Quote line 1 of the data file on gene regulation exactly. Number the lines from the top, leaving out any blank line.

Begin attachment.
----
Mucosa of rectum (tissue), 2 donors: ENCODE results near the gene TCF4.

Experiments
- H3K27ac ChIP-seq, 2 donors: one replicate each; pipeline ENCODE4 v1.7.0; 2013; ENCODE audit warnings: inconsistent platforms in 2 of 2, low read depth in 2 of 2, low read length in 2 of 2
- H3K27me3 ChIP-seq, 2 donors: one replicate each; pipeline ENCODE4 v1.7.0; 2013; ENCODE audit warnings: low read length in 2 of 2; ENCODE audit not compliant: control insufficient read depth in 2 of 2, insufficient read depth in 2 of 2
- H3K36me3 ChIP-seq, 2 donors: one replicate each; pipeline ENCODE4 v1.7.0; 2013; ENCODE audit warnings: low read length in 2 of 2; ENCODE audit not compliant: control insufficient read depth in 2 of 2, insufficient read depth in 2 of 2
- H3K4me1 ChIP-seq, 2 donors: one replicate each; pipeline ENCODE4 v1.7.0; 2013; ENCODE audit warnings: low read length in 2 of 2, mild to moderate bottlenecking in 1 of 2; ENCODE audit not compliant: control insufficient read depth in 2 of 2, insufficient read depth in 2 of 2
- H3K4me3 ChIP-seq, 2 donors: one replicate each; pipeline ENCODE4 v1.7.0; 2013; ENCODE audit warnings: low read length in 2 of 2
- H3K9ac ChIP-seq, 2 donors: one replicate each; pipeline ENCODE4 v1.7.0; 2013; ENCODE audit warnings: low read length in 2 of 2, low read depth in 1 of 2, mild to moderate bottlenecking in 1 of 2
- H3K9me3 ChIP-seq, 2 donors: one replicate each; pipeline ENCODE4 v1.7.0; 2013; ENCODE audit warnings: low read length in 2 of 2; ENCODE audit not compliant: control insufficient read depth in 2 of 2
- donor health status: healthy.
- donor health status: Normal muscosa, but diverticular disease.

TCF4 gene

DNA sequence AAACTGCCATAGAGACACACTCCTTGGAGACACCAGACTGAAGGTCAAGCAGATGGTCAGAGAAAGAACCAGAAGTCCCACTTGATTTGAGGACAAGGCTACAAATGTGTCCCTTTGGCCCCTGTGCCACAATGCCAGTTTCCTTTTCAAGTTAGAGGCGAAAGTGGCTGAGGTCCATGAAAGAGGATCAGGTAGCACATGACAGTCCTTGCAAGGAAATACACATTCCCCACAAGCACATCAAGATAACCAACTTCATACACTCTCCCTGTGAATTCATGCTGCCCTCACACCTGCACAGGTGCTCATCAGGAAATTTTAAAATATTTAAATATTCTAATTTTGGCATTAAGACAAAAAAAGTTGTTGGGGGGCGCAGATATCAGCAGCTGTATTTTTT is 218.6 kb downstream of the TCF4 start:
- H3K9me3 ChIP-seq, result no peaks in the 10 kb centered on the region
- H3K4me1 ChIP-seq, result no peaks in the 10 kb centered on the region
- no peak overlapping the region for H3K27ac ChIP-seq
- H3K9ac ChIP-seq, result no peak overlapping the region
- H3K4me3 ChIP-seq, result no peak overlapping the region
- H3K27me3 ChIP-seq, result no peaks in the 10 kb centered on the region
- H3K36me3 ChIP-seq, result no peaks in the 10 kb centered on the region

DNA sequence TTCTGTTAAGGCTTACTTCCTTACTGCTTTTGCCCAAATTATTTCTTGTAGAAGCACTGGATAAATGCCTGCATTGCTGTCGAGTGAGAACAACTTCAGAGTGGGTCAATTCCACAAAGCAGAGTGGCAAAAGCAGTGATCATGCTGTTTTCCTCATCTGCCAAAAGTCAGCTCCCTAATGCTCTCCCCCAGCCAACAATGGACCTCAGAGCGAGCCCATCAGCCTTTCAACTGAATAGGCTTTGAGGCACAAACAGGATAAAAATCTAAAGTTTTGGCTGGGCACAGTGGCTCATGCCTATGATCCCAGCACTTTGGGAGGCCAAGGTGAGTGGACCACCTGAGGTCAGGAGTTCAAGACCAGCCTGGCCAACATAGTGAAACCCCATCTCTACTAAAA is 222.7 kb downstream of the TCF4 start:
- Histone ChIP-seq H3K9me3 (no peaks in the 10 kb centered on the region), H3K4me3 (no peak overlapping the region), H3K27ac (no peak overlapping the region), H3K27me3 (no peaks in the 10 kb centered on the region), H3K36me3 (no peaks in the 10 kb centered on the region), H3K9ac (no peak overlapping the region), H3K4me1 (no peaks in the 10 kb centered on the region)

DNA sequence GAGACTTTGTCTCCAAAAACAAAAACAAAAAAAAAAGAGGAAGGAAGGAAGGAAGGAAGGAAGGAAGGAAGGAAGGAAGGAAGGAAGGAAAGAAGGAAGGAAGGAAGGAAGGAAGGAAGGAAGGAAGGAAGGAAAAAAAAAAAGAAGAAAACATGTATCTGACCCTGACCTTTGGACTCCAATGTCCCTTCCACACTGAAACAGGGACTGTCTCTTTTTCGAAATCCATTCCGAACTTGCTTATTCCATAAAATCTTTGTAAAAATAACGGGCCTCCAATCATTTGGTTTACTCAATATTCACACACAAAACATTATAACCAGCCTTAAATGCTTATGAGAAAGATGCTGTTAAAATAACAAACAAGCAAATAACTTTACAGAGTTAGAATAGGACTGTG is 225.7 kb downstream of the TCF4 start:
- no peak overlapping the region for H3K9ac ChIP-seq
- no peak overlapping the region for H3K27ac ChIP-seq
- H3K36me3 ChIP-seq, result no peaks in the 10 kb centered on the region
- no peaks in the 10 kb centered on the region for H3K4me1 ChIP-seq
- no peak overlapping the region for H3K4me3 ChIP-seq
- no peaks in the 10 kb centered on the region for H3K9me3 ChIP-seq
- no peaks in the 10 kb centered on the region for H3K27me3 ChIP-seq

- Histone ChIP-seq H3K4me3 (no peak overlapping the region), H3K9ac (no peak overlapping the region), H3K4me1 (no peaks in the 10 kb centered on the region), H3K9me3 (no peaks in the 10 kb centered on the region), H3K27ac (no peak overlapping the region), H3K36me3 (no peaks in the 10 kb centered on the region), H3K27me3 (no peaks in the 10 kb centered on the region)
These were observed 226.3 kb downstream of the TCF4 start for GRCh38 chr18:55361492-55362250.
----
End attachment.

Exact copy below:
Mucosa of rectum (tissue), 2 donors: ENCODE results near the gene TCF4.